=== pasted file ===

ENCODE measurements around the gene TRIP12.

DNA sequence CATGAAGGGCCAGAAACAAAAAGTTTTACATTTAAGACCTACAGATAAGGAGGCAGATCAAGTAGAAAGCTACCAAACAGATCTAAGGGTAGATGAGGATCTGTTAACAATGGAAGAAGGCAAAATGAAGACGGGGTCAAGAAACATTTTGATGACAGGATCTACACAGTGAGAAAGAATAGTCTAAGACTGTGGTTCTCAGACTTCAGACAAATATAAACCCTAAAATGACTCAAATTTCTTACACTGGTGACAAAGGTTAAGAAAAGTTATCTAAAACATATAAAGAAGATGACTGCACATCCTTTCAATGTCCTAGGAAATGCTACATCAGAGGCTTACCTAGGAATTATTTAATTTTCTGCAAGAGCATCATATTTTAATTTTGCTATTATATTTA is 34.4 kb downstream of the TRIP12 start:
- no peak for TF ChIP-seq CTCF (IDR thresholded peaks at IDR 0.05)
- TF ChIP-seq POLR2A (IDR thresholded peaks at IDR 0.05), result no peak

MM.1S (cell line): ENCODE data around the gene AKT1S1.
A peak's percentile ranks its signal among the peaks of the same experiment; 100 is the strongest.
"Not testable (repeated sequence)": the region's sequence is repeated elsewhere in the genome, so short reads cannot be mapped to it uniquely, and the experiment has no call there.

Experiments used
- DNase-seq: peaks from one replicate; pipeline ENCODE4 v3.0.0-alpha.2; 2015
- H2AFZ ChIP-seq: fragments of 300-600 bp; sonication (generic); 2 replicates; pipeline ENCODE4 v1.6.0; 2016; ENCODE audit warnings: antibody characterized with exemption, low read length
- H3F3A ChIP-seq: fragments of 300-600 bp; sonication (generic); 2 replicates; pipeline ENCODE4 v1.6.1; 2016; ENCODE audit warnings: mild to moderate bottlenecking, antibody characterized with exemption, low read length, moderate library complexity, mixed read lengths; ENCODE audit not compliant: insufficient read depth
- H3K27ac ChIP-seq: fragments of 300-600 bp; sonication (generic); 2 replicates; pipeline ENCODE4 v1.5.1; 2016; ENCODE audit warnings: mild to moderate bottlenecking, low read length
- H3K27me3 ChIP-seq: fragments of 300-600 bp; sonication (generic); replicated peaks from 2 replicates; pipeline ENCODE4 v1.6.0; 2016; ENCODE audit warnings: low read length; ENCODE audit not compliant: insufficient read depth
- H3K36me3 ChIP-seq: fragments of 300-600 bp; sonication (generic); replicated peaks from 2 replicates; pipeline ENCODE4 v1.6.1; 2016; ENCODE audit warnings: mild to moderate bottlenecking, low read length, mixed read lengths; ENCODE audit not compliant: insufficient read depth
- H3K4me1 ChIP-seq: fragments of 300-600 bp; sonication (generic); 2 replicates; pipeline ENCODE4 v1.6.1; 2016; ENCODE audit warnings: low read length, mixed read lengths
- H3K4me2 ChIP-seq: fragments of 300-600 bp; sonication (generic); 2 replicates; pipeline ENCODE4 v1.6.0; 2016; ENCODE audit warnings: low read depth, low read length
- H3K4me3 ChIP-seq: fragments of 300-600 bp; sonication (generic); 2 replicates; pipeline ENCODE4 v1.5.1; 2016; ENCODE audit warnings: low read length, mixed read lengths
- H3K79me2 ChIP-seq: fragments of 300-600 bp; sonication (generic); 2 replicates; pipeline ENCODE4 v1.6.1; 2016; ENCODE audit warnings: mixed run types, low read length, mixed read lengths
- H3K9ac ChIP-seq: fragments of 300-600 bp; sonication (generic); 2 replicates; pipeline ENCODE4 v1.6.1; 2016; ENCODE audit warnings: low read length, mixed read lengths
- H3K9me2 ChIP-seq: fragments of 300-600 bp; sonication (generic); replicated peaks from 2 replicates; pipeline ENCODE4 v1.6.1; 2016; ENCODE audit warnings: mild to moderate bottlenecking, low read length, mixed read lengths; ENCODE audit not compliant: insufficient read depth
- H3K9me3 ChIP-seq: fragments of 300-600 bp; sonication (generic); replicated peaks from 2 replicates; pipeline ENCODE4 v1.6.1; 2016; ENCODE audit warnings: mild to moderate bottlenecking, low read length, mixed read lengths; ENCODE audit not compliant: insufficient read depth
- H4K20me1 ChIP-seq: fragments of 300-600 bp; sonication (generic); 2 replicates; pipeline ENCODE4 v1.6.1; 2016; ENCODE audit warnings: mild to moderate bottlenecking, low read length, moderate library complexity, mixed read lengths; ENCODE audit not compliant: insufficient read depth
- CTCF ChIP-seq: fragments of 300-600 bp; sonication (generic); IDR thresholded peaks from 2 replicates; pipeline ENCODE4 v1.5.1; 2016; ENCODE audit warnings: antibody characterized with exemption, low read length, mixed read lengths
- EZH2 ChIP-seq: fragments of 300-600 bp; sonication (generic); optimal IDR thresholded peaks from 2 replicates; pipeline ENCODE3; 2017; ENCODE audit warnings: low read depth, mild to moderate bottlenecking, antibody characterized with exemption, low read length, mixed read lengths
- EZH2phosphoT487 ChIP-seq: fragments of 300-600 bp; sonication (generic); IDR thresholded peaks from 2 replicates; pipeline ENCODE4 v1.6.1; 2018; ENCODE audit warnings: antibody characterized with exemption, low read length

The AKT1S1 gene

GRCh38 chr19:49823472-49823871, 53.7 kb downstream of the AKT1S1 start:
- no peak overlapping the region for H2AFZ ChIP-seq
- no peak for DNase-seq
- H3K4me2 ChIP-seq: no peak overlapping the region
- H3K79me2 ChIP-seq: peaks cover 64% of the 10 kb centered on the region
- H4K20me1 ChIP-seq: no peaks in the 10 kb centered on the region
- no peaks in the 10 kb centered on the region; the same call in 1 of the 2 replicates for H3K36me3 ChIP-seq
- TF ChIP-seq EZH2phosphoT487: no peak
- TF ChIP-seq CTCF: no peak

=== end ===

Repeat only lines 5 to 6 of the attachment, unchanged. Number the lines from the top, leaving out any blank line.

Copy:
MM.1S (cell line): ENCODE data around the gene AKT1S1.
A peak's percentile ranks its signal among the peaks of the same experiment; 100 is the strongest.